10 Blunders to Avoid in Interviews
Becoming a select job candidate rather than being in a massive pool of job applicants is half the battle won based on your resume and application. The other half, however, can snowball pretty quick if you’re not careful enough with how you carry yourself.
Here’s what you should AVOID at any cost in your interviews:
1. Fuzzy Resume Facts:
Your resume should not contain fudged facts and unverified statements. Failure to answer questions about such CV lines satisfactorily will anyway giveaway the con. Such unethical practices must strictly be avoided.
2. Appearing Uninterested:
Employers are almost always faced with a large mass of applicants, more than they really need. If you demonstrate no interest in their offerings, they will most certainly not allow it to go forward.
Know what drew your attention to the job and why you want it. Be curious, enthused and ask job-relevant questions (not stereotyped attention hoarders that can be answered over a few clicks and a Google search)
3. Being Under-prepared
Lack of preparation is easy to identify and once evident, it is a foolproof method of interview-suicide. The following are important to know when walking into an interview so that you are not caught off-guard.
- Know your answers to standard interview questions
- Research your employer and their businesses
- If possible know the interviewers
- Do not be late for your interview
4. Too Much Information
A ‘truth-and-nothing-but-the-truth’ mindset is not healthy for the interview and hence spilling your guts in not advisable. (I’m not encouraging lying, I’m discouraging boring the interviewer with unnecessary details) Brevity is the hallmark of communication and it must be kept so. You do not need to be superfluous or be over justifying. If more details are needed, you will be asked.
5. Negative Body Language
A limp handshake, avoidant eyes, fear all over your face, nervous tapping of your foot under the desk are all dead giveaways of shyness & lack of composure. (or even disinterest)
6. Not asking good questions / Asking the Wrong Questions at the wrong time:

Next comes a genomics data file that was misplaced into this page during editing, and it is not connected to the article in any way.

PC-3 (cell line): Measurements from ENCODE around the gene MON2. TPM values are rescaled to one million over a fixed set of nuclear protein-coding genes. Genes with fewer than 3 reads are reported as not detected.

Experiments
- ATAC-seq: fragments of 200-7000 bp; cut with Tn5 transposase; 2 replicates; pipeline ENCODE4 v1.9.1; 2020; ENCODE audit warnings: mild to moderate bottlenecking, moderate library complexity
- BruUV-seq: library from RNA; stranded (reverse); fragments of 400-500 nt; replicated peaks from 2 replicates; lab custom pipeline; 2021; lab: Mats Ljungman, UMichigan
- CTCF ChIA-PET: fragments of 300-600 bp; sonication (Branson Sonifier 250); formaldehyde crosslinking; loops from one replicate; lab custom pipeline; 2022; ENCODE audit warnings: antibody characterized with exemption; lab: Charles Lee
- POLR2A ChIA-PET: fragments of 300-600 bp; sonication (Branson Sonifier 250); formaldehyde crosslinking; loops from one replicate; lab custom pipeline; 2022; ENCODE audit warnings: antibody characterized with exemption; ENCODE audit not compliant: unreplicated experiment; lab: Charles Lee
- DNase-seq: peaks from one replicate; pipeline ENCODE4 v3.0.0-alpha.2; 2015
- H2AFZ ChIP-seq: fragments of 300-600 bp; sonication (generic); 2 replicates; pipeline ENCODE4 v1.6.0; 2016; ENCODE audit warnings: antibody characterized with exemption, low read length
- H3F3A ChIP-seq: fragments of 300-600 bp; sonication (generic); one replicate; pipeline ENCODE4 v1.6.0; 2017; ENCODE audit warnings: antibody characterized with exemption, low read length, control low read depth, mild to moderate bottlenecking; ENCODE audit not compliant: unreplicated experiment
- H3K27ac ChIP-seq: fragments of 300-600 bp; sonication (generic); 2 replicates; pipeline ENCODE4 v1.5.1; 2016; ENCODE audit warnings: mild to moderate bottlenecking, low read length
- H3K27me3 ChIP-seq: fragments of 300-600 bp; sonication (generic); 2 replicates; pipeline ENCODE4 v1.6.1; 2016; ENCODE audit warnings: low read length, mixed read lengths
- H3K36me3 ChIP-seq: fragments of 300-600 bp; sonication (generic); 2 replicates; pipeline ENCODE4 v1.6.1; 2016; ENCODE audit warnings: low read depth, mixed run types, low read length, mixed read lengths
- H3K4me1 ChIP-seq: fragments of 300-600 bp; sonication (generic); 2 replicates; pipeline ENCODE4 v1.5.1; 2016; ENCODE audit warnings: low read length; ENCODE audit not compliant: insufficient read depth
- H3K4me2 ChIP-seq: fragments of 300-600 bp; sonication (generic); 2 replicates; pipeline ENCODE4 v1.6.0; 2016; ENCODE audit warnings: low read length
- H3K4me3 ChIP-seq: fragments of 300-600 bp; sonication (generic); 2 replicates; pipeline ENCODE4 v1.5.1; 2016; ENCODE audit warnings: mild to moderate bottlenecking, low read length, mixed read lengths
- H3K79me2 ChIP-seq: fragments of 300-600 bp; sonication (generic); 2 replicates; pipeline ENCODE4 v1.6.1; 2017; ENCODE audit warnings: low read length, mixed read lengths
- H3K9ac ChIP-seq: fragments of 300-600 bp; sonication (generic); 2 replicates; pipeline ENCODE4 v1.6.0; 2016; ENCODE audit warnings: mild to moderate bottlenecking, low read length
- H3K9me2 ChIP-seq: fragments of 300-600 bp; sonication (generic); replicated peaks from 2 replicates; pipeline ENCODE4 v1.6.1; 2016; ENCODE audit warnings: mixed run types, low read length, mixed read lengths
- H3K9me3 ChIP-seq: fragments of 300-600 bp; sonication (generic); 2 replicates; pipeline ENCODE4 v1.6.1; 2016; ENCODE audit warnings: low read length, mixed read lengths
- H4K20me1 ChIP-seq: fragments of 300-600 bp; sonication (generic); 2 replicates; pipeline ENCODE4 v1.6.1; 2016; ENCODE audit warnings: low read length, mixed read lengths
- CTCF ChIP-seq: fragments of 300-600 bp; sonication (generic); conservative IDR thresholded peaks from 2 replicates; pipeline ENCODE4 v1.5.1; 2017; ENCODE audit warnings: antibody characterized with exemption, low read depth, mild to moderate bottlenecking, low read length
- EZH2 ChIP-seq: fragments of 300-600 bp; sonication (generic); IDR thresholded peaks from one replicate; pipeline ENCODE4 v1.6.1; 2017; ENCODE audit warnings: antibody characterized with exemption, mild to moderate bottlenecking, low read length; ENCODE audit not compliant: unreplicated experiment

In any interview asking no question to the interviewer(s) equals no interest. Equally detrimental to your success with the opportunity are wrong questions. Any question that hints at personal benefits (including those offered by the company) are not well received. Questions must be specific, direct, and role relevant. Questions about the organization that popped up in your head while researching them are good questions that display your curiosity.
7. Misplaced Emotion
You could have had a terrible day / a spat with your spouse / a bad commute to your campus / rejects from previous interviewers but it cannot be allowed to come in the way. Remember that the night is darkest before dawn and go on to fight another day. Drink water, inhale deeply and walk in with a confident stride.
8. Inappropriate Behaviour:
Truth be told – unless you’re interviewing for a comedian’s job, your job is not to entertain or be entertained. Smiles melt hearts but take the interview seriously. Also, as obvious as it may be, it is my responsibility to caution you against engaging in untoward behaviour which includes flirting. Opportunities knock few doors and if yours is one, don’t throw it away.
9. Bad Mouthing Past Employers
It is a small world and you can never know who would end up knowing who. If by sheer bad luck your interviewer happens to be connected to your ex-employer, you can bid goodbye to your dreams of landing that job. Maturity is one of the essential qualities of a prospective employee and conflicts are expected to be handled with due respect and professional decorum.
10. Forgetting that the interview is a Two-Way Street
An interview is not a platform for a sales pitch and you’re not there to sell yourself. In order to discover the job better, questions are key in steering the conversation in your favour. Should you arrive at a juncture wherein you do not have an answer, it is okay to acknowledge that you do not know the answer. (It is okay to make it a learning opportunity)
Interviews can swing either way and sometimes it is just not your day. Do not be discouraged in such situations and reassess yourself. Opportunities will knock but before they do, learn your lessons and be prepared to answer the door. May the best (wo)man win!
Voracious reading regimes coupled with a penchant for writing led me away from a glamorous yet mundane corporate career. When nobody's calling, the mountains always are - you'll invariably find me atop one.